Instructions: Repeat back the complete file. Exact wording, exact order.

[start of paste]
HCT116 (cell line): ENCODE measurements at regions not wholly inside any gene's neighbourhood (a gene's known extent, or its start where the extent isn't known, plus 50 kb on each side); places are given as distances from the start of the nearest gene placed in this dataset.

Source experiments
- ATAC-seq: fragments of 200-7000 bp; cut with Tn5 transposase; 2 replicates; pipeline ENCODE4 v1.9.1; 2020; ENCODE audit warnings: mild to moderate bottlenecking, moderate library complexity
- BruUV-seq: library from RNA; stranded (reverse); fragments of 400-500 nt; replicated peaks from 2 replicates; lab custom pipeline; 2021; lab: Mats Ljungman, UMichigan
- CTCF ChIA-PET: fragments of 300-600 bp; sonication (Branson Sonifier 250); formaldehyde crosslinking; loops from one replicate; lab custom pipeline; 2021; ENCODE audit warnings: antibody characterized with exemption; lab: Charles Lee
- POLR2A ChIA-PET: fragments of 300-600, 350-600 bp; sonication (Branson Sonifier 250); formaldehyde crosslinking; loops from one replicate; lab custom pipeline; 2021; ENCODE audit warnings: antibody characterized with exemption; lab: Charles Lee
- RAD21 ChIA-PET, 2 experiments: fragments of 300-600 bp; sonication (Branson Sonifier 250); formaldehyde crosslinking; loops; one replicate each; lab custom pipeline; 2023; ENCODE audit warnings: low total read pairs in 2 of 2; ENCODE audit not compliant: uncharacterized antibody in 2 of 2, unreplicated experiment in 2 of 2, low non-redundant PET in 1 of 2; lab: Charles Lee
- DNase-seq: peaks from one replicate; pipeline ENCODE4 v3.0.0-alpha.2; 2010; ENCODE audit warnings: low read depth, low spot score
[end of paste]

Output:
HCT116 (cell line): ENCODE measurements at regions not wholly inside any gene's neighbourhood (a gene's known extent, or its start where the extent isn't known, plus 50 kb on each side); places are given as distances from the start of the nearest gene placed in this dataset.

Source experiments
- ATAC-seq: fragments of 200-7000 bp; cut with Tn5 transposase; 2 replicates; pipeline ENCODE4 v1.9.1; 2020; ENCODE audit warnings: mild to moderate bottlenecking, moderate library complexity
- BruUV-seq: library from RNA; stranded (reverse); fragments of 400-500 nt; replicated peaks from 2 replicates; lab custom pipeline; 2021; lab: Mats Ljungman, UMichigan
- CTCF ChIA-PET: fragments of 300-600 bp; sonication (Branson Sonifier 250); formaldehyde crosslinking; loops from one replicate; lab custom pipeline; 2021; ENCODE audit warnings: antibody characterized with exemption; lab: Charles Lee
- POLR2A ChIA-PET: fragments of 300-600, 350-600 bp; sonication (Branson Sonifier 250); formaldehyde crosslinking; loops from one replicate; lab custom pipeline; 2021; ENCODE audit warnings: antibody characterized with exemption; lab: Charles Lee
- RAD21 ChIA-PET, 2 experiments: fragments of 300-600 bp; sonication (Branson Sonifier 250); formaldehyde crosslinking; loops; one replicate each; lab custom pipeline; 2023; ENCODE audit warnings: low total read pairs in 2 of 2; ENCODE audit not compliant: uncharacterized antibody in 2 of 2, unreplicated experiment in 2 of 2, low non-redundant PET in 1 of 2; lab: Charles Lee
- DNase-seq: peaks from one replicate; pipeline ENCODE4 v3.0.0-alpha.2; 2010; ENCODE audit warnings: low read depth, low spot score